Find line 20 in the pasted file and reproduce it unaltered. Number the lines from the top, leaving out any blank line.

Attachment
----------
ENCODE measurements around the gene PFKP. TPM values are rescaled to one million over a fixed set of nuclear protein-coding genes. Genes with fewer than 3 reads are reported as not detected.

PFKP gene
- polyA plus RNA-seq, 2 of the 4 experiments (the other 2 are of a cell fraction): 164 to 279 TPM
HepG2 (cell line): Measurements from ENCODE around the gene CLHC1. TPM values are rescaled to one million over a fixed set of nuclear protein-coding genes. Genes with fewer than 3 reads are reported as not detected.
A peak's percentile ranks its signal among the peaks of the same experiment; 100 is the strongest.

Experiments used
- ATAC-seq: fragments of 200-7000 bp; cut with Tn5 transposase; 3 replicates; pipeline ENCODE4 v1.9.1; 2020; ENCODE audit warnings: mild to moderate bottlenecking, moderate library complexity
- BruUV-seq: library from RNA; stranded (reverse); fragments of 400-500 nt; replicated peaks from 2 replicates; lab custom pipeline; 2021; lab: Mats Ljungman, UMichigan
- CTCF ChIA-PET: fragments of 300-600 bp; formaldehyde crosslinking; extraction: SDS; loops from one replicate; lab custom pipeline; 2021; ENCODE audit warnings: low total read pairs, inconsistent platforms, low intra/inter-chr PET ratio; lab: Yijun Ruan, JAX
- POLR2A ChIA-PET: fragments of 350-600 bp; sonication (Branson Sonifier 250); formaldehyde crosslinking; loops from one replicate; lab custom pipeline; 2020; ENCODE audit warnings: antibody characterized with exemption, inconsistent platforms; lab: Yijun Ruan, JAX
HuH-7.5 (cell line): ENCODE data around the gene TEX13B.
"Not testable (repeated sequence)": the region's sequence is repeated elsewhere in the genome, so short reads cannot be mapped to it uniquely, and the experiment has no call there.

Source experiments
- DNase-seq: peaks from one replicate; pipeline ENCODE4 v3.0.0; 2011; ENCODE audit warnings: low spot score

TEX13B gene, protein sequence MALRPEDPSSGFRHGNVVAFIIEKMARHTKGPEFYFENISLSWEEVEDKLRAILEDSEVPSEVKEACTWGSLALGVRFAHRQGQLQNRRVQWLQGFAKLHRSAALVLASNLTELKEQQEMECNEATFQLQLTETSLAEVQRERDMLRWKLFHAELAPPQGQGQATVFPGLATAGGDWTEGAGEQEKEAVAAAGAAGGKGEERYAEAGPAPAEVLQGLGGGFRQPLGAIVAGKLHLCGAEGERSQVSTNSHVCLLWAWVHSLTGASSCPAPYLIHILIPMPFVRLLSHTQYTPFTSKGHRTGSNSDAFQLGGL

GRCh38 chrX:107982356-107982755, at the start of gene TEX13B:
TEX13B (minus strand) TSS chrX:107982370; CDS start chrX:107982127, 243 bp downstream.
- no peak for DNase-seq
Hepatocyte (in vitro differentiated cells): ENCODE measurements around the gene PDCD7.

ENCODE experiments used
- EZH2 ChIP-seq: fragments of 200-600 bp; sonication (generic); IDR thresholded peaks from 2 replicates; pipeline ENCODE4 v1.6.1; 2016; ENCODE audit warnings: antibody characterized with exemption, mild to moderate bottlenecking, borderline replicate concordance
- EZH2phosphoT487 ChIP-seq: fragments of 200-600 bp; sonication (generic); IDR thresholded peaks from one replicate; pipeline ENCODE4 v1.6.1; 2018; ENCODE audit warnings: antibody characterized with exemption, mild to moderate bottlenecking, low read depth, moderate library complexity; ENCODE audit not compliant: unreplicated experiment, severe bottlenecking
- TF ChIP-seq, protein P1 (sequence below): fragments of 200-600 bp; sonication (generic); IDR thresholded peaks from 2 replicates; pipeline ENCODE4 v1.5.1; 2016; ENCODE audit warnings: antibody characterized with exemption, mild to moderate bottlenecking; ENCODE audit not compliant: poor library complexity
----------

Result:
ENCODE experiments used